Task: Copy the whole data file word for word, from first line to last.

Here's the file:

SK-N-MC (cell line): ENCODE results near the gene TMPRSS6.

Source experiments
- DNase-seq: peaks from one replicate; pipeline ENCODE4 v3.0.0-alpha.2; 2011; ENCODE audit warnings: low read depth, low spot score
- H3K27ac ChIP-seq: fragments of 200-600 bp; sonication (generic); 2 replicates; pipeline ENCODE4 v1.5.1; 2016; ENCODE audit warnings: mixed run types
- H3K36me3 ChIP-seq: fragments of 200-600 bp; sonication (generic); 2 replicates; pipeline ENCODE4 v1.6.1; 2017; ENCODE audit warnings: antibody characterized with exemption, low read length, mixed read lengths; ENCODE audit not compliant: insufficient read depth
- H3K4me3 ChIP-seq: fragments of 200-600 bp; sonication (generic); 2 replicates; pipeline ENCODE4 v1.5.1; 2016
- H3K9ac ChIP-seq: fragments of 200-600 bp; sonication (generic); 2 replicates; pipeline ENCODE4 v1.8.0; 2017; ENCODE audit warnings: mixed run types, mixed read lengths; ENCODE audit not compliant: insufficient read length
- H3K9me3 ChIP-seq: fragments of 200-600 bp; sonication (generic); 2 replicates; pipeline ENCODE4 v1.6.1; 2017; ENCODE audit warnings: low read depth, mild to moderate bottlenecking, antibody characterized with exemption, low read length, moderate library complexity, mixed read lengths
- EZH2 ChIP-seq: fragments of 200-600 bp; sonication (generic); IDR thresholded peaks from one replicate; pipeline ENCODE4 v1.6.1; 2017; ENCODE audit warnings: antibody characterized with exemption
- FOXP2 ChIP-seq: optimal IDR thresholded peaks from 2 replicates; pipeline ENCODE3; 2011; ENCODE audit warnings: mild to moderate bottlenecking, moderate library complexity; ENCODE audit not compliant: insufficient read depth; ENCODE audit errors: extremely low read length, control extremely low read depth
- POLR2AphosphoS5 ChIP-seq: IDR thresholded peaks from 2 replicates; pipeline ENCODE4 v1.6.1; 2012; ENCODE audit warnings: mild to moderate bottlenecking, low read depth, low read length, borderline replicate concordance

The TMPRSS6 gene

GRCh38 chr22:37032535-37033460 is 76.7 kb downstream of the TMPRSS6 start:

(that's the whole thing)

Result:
SK-N-MC (cell line): ENCODE results near the gene TMPRSS6.

Source experiments
- DNase-seq: peaks from one replicate; pipeline ENCODE4 v3.0.0-alpha.2; 2011; ENCODE audit warnings: low read depth, low spot score
- H3K27ac ChIP-seq: fragments of 200-600 bp; sonication (generic); 2 replicates; pipeline ENCODE4 v1.5.1; 2016; ENCODE audit warnings: mixed run types
- H3K36me3 ChIP-seq: fragments of 200-600 bp; sonication (generic); 2 replicates; pipeline ENCODE4 v1.6.1; 2017; ENCODE audit warnings: antibody characterized with exemption, low read length, mixed read lengths; ENCODE audit not compliant: insufficient read depth
- H3K4me3 ChIP-seq: fragments of 200-600 bp; sonication (generic); 2 replicates; pipeline ENCODE4 v1.5.1; 2016
- H3K9ac ChIP-seq: fragments of 200-600 bp; sonication (generic); 2 replicates; pipeline ENCODE4 v1.8.0; 2017; ENCODE audit warnings: mixed run types, mixed read lengths; ENCODE audit not compliant: insufficient read length
- H3K9me3 ChIP-seq: fragments of 200-600 bp; sonication (generic); 2 replicates; pipeline ENCODE4 v1.6.1; 2017; ENCODE audit warnings: low read depth, mild to moderate bottlenecking, antibody characterized with exemption, low read length, moderate library complexity, mixed read lengths
- EZH2 ChIP-seq: fragments of 200-600 bp; sonication (generic); IDR thresholded peaks from one replicate; pipeline ENCODE4 v1.6.1; 2017; ENCODE audit warnings: antibody characterized with exemption
- FOXP2 ChIP-seq: optimal IDR thresholded peaks from 2 replicates; pipeline ENCODE3; 2011; ENCODE audit warnings: mild to moderate bottlenecking, moderate library complexity; ENCODE audit not compliant: insufficient read depth; ENCODE audit errors: extremely low read length, control extremely low read depth
- POLR2AphosphoS5 ChIP-seq: IDR thresholded peaks from 2 replicates; pipeline ENCODE4 v1.6.1; 2012; ENCODE audit warnings: mild to moderate bottlenecking, low read depth, low read length, borderline replicate concordance

The TMPRSS6 gene

GRCh38 chr22:37032535-37033460 is 76.7 kb downstream of the TMPRSS6 start: